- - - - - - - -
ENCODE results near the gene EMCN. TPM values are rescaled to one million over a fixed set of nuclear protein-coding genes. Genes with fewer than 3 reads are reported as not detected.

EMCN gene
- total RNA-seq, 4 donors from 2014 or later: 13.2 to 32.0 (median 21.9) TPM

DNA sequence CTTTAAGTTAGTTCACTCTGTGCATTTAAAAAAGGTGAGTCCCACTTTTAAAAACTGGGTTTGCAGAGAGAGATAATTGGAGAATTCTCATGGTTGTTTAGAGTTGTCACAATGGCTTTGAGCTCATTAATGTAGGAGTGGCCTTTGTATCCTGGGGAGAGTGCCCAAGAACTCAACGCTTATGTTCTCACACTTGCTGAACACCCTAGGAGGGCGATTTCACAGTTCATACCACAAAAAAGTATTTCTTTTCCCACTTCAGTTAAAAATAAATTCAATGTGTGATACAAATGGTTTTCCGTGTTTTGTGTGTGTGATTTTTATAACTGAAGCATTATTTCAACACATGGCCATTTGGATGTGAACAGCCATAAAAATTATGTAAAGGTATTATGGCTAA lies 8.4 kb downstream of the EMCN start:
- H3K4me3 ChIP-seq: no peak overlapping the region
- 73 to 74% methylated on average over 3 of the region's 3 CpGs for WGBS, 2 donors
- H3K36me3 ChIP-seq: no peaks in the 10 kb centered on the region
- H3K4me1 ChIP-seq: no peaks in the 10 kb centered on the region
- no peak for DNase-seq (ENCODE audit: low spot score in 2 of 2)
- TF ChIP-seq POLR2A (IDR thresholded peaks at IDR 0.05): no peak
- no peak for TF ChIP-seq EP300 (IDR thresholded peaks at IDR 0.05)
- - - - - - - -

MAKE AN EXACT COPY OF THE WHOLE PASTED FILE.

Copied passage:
ENCODE results near the gene EMCN. TPM values are rescaled to one million over a fixed set of nuclear protein-coding genes. Genes with fewer than 3 reads are reported as not detected.

EMCN gene
- total RNA-seq, 4 donors from 2014 or later: 13.2 to 32.0 (median 21.9) TPM

DNA sequence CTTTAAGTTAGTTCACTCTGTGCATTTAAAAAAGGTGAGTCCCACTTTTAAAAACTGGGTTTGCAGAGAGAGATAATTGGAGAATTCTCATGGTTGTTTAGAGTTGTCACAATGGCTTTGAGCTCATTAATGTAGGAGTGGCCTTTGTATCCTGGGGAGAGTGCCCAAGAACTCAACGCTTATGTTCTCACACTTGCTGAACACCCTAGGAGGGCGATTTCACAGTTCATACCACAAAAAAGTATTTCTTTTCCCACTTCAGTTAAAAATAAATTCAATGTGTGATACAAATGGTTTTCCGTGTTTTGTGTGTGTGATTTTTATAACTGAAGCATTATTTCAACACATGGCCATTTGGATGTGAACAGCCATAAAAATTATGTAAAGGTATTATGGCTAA lies 8.4 kb downstream of the EMCN start:
- H3K4me3 ChIP-seq: no peak overlapping the region
- 73 to 74% methylated on average over 3 of the region's 3 CpGs for WGBS, 2 donors
- H3K36me3 ChIP-seq: no peaks in the 10 kb centered on the region
- H3K4me1 ChIP-seq: no peaks in the 10 kb centered on the region
- no peak for DNase-seq (ENCODE audit: low spot score in 2 of 2)
- TF ChIP-seq POLR2A (IDR thresholded peaks at IDR 0.05): no peak
- no peak for TF ChIP-seq EP300 (IDR thresholded peaks at IDR 0.05)